Fracking is Safe and Creates Jobs, But Don't Try Telling That to New York State

Could people without college degrees or government jobs find work in the Rustbelt again? If greens have their way, no. A recently-leaked report from New York state’s Health Department indicated that, within the state’s regulatory rubric, hydraulic fracturing (fracking) would pose no serious health risks. Unless the governor has some serious reason to believe that the report is inaccurate, this means that he has been caving to green pressure for a year and denying work to upstate New Yorkers who badly need it.

Exactly how bad are things? Well, if the Department of Labor’s statistics are at all to be trusted, in New York it is quite an exciting time to be an employer. You have more than 8% of the population to choose from. This is especially bad in hollowed-out manufacturing centers like Buffalo and Binghamton. And all this while New Yorkers are standing on buried treasure.

Drilling for natural gas in almost non-existent in New York, while across the southern border in Pennsylvania, drilling in the Marcellus Shale has expanded from just under 30 wells to over 2000. Farmers and landowners in the region can earn thousands of dollars per acre for drilling rights before a well even breaks ground.

But landowners and energy companies wouldn’t be the only ones to benefit from a New York natural gas boom. Working people — welders, drillers, mechanics and chemists — would all be able to find decent work in the industry as well.

Anti-fracking activists often claim that “green” jobs are the future of the working-class. Quite frankly, this is ridiculous. In a struggling economy, businesses and homeowners aren’t going to place a high premium on insulating their walls a little better when they are already warm enough, and green manufacturing tends to benefit people with bachelor’s and master’s degrees significantly more than people with GEDs. If you don’t believe it, take a look at the employment page of this stimulus beneficiary.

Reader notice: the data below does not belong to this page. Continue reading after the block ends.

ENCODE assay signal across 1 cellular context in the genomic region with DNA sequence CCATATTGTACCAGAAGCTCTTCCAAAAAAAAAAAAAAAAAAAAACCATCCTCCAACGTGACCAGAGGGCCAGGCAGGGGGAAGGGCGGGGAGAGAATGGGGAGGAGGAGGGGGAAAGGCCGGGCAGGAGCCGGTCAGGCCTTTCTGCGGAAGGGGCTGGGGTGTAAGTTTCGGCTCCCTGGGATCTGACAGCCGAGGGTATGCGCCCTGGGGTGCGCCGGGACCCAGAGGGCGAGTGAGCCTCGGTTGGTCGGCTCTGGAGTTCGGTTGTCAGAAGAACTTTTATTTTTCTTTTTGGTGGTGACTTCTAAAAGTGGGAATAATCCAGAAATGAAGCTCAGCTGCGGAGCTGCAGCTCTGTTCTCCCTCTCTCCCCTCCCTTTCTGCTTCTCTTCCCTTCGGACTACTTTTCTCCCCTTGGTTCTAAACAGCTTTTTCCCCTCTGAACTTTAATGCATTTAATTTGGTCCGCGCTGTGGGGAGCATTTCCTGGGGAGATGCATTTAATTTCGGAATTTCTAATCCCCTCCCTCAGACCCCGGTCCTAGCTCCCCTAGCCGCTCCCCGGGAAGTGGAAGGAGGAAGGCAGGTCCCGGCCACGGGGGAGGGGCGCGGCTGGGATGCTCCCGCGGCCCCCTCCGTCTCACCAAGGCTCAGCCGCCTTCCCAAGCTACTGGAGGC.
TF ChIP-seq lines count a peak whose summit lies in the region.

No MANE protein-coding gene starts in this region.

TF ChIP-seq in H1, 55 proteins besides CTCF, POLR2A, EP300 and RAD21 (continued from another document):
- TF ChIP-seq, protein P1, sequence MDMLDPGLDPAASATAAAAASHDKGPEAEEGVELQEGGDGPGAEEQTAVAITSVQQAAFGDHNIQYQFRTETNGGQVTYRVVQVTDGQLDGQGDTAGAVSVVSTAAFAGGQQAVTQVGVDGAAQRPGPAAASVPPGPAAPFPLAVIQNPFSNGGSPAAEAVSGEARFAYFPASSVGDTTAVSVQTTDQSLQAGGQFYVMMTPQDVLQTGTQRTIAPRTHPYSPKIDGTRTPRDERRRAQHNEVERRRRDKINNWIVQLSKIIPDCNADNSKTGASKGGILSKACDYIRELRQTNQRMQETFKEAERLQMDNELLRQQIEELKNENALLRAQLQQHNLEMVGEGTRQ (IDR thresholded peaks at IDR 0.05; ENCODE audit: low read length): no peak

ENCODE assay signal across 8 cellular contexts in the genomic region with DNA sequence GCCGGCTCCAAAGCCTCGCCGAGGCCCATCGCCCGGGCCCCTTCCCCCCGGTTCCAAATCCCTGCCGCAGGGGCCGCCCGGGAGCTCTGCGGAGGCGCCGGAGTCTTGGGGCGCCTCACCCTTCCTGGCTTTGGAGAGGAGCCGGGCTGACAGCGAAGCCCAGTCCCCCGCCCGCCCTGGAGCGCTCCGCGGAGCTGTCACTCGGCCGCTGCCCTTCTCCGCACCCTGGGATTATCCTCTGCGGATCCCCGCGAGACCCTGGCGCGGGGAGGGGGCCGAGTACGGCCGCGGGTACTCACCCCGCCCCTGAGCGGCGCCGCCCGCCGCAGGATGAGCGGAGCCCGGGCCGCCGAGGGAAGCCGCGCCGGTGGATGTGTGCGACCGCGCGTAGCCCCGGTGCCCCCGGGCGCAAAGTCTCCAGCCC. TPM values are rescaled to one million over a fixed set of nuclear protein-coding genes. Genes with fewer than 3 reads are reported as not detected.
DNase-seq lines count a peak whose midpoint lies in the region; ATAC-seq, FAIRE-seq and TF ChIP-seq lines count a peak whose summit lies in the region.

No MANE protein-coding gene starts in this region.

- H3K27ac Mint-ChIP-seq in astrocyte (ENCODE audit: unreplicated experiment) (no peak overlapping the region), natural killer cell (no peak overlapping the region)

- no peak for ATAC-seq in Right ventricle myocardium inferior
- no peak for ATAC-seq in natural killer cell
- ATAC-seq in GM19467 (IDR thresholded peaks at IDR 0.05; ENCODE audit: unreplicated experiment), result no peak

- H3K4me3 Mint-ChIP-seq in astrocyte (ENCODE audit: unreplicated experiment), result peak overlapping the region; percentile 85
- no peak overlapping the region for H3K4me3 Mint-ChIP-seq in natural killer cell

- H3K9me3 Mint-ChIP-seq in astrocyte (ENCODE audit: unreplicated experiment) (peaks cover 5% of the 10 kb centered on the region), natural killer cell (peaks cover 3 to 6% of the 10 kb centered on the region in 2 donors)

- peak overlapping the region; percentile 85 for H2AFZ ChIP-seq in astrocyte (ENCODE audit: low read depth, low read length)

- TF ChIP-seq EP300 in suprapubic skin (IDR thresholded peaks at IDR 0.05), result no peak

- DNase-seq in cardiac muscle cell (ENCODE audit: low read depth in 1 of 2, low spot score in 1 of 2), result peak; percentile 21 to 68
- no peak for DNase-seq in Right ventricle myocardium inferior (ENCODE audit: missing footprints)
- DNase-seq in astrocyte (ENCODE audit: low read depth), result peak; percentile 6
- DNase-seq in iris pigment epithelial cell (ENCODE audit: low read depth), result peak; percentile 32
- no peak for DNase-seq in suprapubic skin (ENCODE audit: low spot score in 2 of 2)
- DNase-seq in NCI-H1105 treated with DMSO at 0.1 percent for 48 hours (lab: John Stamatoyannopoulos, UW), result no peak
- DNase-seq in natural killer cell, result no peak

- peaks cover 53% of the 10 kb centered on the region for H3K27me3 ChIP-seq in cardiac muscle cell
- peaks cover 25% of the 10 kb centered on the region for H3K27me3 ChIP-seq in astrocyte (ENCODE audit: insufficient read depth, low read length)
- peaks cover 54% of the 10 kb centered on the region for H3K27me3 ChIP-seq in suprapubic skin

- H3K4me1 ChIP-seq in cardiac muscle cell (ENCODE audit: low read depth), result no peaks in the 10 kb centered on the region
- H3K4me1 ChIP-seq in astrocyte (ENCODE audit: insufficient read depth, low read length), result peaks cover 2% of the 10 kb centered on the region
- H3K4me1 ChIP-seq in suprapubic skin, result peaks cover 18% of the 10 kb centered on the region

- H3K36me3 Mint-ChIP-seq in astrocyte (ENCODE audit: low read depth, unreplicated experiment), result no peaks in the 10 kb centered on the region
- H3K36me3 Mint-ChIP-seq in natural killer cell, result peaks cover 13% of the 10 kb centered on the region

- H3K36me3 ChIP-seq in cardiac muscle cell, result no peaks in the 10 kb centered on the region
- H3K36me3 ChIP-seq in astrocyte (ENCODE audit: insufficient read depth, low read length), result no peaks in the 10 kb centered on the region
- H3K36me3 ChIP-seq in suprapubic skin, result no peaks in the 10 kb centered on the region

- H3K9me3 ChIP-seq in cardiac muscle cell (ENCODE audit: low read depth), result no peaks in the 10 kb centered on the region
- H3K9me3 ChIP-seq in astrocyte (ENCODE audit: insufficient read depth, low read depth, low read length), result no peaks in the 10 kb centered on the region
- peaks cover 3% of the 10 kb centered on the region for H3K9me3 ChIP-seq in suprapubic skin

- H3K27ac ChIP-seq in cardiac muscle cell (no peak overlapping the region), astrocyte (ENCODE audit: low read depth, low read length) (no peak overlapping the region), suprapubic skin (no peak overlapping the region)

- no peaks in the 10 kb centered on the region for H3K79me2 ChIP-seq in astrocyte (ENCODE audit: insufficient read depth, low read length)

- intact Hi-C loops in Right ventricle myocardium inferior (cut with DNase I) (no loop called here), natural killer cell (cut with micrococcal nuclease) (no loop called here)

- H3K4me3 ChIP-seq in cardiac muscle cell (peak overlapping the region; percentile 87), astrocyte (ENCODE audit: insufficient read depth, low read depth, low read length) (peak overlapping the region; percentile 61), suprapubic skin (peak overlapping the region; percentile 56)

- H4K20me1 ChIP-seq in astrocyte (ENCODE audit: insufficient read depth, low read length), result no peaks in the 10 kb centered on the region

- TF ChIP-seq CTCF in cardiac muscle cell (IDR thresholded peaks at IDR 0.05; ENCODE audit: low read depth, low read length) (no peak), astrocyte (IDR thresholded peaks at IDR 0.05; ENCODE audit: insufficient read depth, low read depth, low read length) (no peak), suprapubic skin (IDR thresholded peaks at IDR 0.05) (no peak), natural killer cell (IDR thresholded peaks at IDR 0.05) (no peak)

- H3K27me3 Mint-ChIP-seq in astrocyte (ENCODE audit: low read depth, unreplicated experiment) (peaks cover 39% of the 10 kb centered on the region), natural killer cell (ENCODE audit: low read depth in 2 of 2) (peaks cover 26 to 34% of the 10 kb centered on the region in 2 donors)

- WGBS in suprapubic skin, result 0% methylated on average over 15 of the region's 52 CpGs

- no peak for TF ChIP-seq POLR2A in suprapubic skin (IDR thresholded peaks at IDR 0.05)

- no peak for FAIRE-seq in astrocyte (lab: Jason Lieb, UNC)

This isn’t to say that New York politicians are opposed to creating more brown-collared energy jobs. Senator Chuck Schumer (D-N.Y.) has been a formidable advocate. It is just that the oil drilling jobs he advocates would be located in Saudi Arabia. This is an odd position for someone who considers himself a friend of the environment to hold. Natural gas burns cleaner than either petroleum oil or coal.

Democrats won big in New York in the November election, but the one faction of the party that lost hands-down were the anti-fracking extremists. The people spoke, but Albany is still slow to listen. This is because, for too long, New York’s political class has been guided by a singular ideology which says, when it comes to job creation, “Not in my backyard.”

This article was originally published in Rochester’s Smugtown Beacon. 

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James Banks

is a Rochester-based writer. He is a former contributor to "The American Interest" Online and has written for "The Weekly Standard," "The Intercollegiate Review" and other publications. He works in web communications and is a doctoral student at the University of Rochester.

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